Portrait of young woman as silhouette and hand holding the sun

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‘Apollo has entered the chat’: Author accuses Black writer of copyright infringement for sun-themed superpowers

'Racism at the heart of your choices here.'


V Roth


Posted on Dec 19, 2023

A white author has come under fire on X for accusing a Black writer of copyright infringement because she wrote about sun-themed superpowers in her upcoming novel. The saga led users to uncover the white author’s racist past online.

In a post from Friday, Nigerian author Marvellous Michael Anson (@JustMarveWrites) shared the news of her upcoming novel Firstborn of the Sun. Anson describes her novel as being influenced by the Yoruba culture of West Africa, featuring a population of people who are born with agbára. The Yoruba word roughly translates to “power” but here describes the ability to “summon energy from the sun.”

Another author, Lauren M. Davis, took issue with Anson’s use of solar-themed powers and called her out in a post on Saturday for what she believes is copyright infringement. Davis claims that Anson stole the concept from her work.

Davis initially asked Anson whether or not her novel featured sun-themed superpowers. When Anson confirmed, Davis said that she attempted to reach out to her privately “regarding copyright infringement.” She reasoned that her own novel, Nova’s Playlist, features a character with sun-derived superpowers.

Davis’ post quickly gained traction on X, where users called out the dubious legality of copyrighting a concept as popular and widespread as sun-themed powers. One pointed out a list from the SuperPower Wiki, cataloging several characters from different franchises that all possess sun powers.

Another pointed out Apollo, the Greek god of the sun, alongside numerous other examples from mythology from around the world in which deities and other beings are associated with sun powers.

However, in response to the controversy (and a slew of 1-star Amazon ratings for her book), Davis has only doubled down. Upon discovering that Anson had blocked her on X, Davis wrote, “Writers beware: If you steal my copyrighted work, passing it off as your own, you will be hearing from one of my attorneys – no matter what country you live in, @JustMarveWrites.”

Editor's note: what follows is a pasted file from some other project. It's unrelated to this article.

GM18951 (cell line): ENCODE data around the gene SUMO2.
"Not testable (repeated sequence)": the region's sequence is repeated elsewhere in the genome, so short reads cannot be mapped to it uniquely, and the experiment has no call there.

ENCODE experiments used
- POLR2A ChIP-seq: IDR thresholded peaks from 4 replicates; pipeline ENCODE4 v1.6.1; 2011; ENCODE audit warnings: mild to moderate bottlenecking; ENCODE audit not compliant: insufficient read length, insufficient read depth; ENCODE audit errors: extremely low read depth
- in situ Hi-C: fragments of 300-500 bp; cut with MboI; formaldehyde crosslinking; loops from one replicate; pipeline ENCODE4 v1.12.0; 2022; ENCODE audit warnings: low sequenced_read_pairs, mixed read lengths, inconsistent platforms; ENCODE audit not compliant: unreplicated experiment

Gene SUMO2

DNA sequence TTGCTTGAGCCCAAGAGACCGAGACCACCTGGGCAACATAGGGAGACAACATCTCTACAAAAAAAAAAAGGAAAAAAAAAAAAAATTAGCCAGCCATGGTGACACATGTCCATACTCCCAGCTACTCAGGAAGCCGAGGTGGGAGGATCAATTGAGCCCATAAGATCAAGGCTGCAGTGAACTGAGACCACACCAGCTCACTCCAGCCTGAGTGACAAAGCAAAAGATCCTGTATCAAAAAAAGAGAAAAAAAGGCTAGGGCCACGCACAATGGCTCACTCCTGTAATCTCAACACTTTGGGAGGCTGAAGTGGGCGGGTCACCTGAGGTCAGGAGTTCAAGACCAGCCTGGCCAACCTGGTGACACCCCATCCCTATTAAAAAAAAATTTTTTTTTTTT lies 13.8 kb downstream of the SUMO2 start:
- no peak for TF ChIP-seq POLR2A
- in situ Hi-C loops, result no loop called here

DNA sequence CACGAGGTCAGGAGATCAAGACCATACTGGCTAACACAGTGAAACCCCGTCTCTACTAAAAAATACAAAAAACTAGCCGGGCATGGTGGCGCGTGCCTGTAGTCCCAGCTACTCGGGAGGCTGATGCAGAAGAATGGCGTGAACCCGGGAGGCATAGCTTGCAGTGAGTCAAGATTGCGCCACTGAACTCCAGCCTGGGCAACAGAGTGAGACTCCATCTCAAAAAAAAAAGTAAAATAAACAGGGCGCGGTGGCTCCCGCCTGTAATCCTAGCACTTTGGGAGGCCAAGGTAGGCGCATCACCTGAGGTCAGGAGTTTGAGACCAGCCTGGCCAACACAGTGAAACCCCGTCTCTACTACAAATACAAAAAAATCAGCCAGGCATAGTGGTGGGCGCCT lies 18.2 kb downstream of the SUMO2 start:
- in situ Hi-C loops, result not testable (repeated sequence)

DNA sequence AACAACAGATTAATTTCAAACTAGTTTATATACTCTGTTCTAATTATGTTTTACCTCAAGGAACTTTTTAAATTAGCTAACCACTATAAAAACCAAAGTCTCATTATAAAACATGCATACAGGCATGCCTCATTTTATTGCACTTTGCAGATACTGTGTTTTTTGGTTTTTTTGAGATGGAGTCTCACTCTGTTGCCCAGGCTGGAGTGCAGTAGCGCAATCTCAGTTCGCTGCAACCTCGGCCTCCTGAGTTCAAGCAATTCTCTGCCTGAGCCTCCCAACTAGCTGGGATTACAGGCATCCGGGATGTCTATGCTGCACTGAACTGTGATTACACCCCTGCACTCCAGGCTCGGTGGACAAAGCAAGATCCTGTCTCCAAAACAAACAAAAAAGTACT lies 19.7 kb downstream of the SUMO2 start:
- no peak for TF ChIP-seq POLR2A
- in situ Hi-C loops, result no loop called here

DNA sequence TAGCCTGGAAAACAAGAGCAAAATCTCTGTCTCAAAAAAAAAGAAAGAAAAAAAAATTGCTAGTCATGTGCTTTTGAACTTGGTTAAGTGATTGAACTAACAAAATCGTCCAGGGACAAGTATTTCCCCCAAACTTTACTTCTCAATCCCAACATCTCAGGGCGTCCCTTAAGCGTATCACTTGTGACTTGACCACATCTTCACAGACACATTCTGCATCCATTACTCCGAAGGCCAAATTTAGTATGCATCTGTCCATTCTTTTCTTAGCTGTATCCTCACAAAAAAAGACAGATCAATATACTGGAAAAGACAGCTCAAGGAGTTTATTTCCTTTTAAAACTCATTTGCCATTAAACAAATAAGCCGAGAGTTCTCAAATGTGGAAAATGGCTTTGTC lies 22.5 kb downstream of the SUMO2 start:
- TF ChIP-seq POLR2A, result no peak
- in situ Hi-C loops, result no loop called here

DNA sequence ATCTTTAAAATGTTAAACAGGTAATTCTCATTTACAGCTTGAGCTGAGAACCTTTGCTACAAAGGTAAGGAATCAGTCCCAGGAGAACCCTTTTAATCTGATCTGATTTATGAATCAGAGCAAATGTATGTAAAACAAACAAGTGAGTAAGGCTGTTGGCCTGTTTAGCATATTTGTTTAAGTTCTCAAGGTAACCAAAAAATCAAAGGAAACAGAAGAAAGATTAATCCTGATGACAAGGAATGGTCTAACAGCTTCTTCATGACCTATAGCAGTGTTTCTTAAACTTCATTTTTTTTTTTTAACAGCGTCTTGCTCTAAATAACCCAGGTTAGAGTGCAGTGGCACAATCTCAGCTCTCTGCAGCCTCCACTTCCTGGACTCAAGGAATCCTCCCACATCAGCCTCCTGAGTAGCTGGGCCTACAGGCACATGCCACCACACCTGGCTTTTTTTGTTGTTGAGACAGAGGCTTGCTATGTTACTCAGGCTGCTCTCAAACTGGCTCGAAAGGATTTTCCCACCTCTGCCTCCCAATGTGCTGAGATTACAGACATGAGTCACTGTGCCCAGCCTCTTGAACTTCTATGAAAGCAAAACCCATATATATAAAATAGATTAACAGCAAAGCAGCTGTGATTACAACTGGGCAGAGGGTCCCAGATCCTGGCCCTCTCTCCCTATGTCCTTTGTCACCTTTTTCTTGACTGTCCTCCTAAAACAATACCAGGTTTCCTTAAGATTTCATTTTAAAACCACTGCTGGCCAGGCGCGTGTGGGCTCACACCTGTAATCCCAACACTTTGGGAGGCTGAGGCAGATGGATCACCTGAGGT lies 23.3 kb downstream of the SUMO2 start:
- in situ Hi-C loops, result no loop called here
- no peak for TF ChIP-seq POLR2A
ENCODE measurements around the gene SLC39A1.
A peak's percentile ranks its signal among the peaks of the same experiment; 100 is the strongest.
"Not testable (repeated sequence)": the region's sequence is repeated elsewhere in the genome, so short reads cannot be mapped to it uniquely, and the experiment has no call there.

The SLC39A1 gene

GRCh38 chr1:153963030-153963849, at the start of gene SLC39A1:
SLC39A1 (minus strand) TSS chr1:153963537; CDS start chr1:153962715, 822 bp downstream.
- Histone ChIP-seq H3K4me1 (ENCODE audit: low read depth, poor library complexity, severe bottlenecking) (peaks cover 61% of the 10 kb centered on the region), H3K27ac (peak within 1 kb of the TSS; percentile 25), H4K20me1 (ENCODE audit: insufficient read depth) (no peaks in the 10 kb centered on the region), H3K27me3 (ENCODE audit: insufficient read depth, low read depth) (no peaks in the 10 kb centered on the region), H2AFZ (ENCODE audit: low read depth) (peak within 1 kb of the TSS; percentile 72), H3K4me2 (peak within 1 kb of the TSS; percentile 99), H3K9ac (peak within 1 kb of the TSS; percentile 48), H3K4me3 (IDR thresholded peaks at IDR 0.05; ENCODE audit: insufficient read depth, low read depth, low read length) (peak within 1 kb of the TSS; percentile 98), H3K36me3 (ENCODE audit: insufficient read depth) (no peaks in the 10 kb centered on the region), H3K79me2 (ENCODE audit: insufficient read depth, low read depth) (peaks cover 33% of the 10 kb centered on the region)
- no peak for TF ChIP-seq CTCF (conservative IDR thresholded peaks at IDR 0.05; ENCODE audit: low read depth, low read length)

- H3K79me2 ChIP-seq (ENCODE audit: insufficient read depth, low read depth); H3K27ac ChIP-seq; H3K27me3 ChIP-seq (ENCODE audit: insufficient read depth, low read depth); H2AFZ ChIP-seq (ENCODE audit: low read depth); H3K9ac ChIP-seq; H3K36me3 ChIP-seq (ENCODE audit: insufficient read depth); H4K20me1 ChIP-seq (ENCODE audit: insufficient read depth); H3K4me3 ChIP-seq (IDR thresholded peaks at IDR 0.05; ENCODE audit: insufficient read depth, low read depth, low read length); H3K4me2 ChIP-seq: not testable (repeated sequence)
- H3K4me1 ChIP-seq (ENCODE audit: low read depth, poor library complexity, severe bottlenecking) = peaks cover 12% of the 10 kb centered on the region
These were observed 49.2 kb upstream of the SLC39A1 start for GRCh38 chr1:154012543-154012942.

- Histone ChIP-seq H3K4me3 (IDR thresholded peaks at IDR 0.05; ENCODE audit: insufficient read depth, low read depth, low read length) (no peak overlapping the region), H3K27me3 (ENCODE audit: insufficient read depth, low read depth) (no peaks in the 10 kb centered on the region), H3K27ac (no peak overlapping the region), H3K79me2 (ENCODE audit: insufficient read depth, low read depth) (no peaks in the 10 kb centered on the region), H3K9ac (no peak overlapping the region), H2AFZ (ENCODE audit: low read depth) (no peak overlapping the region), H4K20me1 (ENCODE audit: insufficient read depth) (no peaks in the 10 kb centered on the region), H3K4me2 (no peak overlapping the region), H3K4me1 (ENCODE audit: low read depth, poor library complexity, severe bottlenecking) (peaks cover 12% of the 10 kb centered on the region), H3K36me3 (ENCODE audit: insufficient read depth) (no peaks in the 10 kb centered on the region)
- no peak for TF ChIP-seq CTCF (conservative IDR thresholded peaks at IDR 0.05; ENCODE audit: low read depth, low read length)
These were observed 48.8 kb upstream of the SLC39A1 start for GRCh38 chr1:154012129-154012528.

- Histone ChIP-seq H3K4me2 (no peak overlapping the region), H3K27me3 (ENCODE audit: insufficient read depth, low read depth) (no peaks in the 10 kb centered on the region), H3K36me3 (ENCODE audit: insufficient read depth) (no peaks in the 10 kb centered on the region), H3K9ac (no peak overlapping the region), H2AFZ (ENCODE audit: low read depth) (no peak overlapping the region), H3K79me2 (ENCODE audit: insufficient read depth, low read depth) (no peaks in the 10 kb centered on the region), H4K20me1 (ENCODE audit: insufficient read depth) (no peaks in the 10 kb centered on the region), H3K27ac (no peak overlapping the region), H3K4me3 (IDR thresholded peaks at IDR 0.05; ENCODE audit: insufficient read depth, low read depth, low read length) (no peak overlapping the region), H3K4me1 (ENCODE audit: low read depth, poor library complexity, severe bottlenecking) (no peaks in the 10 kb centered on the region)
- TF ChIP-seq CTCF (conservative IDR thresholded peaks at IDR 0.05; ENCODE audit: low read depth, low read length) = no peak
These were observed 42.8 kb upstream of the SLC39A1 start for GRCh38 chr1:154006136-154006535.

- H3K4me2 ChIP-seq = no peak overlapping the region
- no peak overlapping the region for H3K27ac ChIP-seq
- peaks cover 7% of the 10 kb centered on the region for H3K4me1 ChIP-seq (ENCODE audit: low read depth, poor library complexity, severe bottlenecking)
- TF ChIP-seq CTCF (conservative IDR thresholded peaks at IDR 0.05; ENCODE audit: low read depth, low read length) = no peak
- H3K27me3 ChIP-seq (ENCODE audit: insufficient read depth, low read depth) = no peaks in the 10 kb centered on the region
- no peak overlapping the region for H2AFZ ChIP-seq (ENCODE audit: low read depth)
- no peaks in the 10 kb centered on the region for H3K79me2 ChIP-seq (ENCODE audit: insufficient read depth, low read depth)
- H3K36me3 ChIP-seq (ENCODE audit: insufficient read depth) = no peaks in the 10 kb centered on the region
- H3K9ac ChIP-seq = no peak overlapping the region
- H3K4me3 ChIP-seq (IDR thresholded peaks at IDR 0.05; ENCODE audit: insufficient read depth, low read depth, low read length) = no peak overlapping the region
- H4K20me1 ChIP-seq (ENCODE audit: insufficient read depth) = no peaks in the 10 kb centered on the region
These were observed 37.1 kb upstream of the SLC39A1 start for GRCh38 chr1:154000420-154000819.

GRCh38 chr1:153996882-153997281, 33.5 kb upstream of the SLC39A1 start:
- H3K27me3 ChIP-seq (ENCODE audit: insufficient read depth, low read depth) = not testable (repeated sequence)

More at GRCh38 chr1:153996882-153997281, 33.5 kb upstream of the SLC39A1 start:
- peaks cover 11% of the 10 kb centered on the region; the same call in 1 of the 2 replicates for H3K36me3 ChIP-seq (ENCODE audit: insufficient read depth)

In another post, Davis claims that Anson’s novel is “exactly the same” as hers, with the only difference being the name of the kingdom and the name of the power itself.

There are, it seems, a few similarities between Nova’s Playlist and Firstborn of the Sun: sun powers, a young adult audience, a fantasy setting in which two characters are on the run, and Black female protagonists. But based on the synopsis given for each, the similarities end there.

Still, Davis insisted that Anson stole her work and attacked Anson for her Nigerian identity.

Davis said that Anson would be hearing from her attorney “no matter what country [Anson] lives in” and insisted that those accusing her of racism for the comment are “playing the race card.”

She lamented in yet another post that the fiasco had caused her to miss out on a holiday party and added, “It looks like this girl used to be from Nigeria before she moved to the U.K. Like wow.”

She further doubled down on this comment, posting a screenshot from a Google search for “what type of crime comes out [of Nigeria]” and implying that it was necessary to include as Nigeria has “a high rate of banking phishing scams, cyber fraud, drug trafficking and money laundering.”

This enraged users on X and resulted in hundreds of replies and quotes, plus the resurfacing of previous racist posts written by Davis, who is white.

“Ahhh there it is your true colours,” one user wrote in response. “[Absolute] racism at the heart of your choices here… disgraceful.”

Another wrote, “To be clear you’re saying it’s okay to say a person of Nigerian background is more likely to steal because people in Nigeria run scams? that’s… your argument?”

Despite being inundated with criticism and hundreds of users trolling her, Davis only continued her claims against Anson.

On Tuesday afternoon, she shared that she had met with an attorney and sought legal counsel about the alleged plagiarism. However, the attorney also seemed to have doubts about the veracity of her claims: She said that she was told to wait until Anson moved forward with publishing her novel and to review the final product before a case could be pursued.

The Daily Dot reached out to Anson via email.

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*First Published: Dec 19, 2023, 5:37 pm CST